How Do They Get The 22's Into The Box


#1

Getting ready to go shooting and I am taking my G-dson who has never fired a gun before. Since he is a first time shooter I decided to take my Ruger Mark 1, 22 pistol to the range due to its simplicity, accuracy, and light weight. Anyhow, while loading up my gun bag with boxes of Remington Yellow Jacket Hyper Velocity hollow points I was amazed at how neatly the 50 rounds are packed inside their boxes. I opened up a few boxes so I could count that each box uniformly had 25 rounds pointed up and 25 rounds pointed down. One box spilled and I tried replacing them into the box as the factory did and became way to frustrated, fast. I would love to see a video of a factory loading these boxes. Does anyone have a clue how they pack these boxes so neatly? After opening up a bunch of boxes, there did not seem to be an “Exact” reproducible pattern from one box to another. I would think if a machine packed the bullets it would be a uniform pattern??? Any, just something that boggles my brain :-)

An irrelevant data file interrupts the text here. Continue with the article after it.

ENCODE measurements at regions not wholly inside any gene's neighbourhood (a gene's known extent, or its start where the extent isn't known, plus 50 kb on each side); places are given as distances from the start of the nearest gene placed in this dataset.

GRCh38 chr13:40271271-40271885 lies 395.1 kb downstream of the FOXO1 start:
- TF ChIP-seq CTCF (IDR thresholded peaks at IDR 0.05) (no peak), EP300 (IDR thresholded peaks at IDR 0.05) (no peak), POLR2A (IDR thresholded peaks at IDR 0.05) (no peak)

J


#2

Jason
Reproducable pattern? It’s 3(up) 2(up) 3(up)…2(up) If the second box (lower half) dosen’t match the first, simply turn it end for end.

As far as how they stuff the boxes, that would be interesting to see.


#3

A low-cost/high-numbers product calls for machines to make and pack.

Hans


#4